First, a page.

The Art of Managing a Family Business

The relevance of a major investment, the hiring or firing of a staff member, an office relocation; there are many opportunities for divergent points of views among the members of a management team.

But when they are also part of the same family, the tension can rise to a whole new level. Here are a few simple tips to keep harmony within the family.

  1. Be a diplomat
  2. Have a protocol
  3. Go beyond the business
  4. Make a consensus
  5. Define the roles
  6. Accept the new generation

1 – Be a Diplomat

Always a must, but even more so in a family business, family members must exercise exemplary diplomacy and listening skills. In the face of contradictory opinions, the first thing to make sure is that the people involved have been able to express themselves fully in a serene atmosphere.

If differences persist and one member is in a position of authority, the member should first thank the other for his or her commitment and contribution to the company and then clearly explain the reasons why his or her point of view is not retained.

2 – Have a Protocol

When the family business is founded, or when a family member joins the business, be aware that disagreements will occur. It is therefore very wise to have an impasse resolution protocol in place BEFORE an impasse occurs. This protocol is documented and approved by all family members involved in the business. A mediator, independent of the family, can be included in this protocol.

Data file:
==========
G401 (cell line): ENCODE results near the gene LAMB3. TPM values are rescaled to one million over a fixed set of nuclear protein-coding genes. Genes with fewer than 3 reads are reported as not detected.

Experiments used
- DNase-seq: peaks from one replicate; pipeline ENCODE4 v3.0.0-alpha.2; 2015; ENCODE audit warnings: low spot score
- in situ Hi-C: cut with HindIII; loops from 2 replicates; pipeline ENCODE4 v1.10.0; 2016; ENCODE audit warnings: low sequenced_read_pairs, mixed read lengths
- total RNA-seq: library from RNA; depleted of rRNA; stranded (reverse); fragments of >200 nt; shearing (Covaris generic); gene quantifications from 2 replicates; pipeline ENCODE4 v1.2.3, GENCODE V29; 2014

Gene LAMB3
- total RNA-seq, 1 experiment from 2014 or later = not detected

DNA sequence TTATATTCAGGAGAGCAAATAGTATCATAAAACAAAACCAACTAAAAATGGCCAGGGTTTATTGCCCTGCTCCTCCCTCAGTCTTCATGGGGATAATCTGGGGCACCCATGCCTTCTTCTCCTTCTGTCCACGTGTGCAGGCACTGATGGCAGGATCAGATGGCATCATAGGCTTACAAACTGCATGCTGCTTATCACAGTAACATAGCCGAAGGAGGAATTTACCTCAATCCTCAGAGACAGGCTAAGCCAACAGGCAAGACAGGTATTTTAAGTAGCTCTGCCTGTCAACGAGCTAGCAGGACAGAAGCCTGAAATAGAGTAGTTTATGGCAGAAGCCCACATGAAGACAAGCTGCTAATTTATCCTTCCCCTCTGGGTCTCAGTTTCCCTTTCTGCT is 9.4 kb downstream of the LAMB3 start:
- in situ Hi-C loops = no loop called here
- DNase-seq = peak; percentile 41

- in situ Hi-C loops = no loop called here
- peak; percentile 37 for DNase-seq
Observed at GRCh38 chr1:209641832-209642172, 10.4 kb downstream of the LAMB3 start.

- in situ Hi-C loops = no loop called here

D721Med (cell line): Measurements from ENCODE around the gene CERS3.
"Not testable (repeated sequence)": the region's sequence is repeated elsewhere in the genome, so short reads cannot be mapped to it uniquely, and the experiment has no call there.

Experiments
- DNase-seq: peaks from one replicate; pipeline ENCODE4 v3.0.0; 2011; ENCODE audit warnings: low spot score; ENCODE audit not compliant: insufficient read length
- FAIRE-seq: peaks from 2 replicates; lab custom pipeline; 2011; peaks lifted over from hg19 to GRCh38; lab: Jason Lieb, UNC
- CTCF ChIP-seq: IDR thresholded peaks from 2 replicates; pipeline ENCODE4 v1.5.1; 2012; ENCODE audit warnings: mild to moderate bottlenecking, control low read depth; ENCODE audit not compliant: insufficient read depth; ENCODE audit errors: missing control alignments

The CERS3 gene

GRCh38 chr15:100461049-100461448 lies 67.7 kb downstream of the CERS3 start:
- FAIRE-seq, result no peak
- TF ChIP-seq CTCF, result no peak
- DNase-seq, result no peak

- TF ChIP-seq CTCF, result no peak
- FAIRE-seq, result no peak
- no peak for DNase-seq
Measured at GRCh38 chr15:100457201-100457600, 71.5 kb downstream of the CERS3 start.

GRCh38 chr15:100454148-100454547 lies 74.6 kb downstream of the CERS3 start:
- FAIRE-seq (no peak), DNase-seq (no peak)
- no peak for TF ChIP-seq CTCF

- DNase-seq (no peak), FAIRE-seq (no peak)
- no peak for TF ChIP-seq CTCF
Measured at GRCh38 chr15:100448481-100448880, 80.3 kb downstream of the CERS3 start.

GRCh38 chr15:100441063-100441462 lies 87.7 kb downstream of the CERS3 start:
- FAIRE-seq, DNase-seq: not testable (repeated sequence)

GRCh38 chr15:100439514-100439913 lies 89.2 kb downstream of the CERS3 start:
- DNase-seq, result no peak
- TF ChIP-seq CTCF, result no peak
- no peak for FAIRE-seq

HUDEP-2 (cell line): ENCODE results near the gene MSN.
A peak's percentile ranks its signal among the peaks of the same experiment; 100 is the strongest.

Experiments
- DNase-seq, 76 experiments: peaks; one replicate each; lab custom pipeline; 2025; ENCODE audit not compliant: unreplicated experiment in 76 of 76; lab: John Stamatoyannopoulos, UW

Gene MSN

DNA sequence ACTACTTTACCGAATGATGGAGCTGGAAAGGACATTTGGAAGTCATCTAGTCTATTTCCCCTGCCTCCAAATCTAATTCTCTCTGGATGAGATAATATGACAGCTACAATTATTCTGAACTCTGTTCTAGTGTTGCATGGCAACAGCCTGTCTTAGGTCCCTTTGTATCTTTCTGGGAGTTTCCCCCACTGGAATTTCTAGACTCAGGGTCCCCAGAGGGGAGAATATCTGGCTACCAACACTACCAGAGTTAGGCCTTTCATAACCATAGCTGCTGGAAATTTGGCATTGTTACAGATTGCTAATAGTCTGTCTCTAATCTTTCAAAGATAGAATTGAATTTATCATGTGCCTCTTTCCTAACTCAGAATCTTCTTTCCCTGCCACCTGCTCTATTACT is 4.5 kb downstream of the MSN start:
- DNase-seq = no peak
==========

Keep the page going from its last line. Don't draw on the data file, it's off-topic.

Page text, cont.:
3 – Go Beyond the Business

As you can see, clear and regular communication between family members is crucial. Do not take for granted the de facto adherence of everyone to important decisions simply because they are part of the family. Beyond business meetings, plan regular meetings that allow for conversations in a relaxed atmosphere and ask the question: “How are you?”

4 – Make a Consensus

Invite all family members involved to participate in the development of the strategic plan. United around a consensus, the contribution of all family members will be maximized.

5 – Define the Roles

The tasks and responsibilities of each member must be clearly defined, ideally according to their interests. This will avoid unnecessary friction with other family members or with other employees, who may no longer know to whom they are accountable.

6 – Accept the New Generation

The successful integration of the younger generation into the company is a key factor in the sustainability of a family business. Having been at the head of the company for several years, parents can become stuck in a certain management automatism that could prove to be dangerous.  Accept that the younger generation comes with a head full of ideas; act as a mentor, give them challenges and, above all, share information generously.

A family business requires the deployment of a finely tuned relationship at all times. But the members of a family united behind the same corporate vision provide the company with many advantages: an extraordinary level of commitment and effort, a seasoned succession and, dare we say it, the unique satisfaction of being part of a team that can meet any challenge.